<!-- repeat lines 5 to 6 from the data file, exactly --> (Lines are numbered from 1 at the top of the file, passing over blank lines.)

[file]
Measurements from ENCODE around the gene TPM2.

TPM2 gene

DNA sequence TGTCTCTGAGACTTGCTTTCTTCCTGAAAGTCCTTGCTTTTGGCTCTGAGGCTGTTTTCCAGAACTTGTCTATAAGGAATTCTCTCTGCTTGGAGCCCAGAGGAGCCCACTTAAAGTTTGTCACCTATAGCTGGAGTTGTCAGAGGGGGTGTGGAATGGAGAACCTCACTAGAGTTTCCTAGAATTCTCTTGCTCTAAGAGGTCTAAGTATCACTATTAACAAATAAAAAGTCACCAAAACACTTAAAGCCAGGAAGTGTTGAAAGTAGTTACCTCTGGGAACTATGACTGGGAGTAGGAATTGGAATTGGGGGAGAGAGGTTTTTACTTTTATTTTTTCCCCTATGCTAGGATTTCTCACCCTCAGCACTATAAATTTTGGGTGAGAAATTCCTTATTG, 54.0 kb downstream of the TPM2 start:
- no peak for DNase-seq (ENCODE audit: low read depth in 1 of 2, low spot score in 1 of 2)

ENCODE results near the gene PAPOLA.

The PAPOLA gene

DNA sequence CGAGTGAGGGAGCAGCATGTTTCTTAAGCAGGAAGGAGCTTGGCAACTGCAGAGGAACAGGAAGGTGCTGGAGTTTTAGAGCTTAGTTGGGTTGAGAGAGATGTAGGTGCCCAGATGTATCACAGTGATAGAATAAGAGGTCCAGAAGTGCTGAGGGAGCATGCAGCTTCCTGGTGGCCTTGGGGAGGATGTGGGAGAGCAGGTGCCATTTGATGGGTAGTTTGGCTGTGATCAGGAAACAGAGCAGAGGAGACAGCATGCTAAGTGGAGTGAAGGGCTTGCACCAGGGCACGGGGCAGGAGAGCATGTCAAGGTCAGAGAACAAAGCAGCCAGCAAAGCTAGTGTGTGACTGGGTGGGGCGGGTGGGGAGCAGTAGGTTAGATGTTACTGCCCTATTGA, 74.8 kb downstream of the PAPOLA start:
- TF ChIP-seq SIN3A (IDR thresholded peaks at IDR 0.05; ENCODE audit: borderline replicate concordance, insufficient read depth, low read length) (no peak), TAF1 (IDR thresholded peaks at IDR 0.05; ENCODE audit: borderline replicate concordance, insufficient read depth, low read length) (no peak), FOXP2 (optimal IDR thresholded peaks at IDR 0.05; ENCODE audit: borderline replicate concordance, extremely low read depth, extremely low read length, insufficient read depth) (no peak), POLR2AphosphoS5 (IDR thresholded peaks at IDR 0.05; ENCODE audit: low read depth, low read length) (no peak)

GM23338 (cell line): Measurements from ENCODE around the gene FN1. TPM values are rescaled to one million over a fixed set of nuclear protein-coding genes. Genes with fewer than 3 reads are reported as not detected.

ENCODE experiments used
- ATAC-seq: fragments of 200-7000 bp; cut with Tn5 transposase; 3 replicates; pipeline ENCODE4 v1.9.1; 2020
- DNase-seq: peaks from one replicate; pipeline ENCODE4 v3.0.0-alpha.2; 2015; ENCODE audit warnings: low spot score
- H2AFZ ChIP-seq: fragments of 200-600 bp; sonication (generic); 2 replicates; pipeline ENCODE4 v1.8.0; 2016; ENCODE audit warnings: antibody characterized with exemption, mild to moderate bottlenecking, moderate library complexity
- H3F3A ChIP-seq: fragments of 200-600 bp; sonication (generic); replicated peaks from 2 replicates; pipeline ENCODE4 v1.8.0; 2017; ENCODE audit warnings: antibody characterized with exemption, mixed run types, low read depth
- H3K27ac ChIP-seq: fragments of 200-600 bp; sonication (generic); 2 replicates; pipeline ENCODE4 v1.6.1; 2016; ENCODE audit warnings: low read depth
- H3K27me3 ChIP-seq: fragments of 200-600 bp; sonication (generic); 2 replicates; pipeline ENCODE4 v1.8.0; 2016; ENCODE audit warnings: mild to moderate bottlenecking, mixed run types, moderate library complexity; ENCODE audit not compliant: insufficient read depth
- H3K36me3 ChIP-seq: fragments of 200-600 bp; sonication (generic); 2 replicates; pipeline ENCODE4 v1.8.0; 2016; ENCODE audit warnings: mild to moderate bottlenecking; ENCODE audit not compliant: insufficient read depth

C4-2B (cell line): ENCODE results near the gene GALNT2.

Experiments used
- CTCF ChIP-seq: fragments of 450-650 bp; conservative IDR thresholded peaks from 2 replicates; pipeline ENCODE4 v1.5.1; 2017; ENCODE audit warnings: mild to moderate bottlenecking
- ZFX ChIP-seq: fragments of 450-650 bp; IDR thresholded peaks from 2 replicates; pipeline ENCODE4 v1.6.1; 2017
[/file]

ENCODE results near the gene PAPOLA.

The PAPOLA gene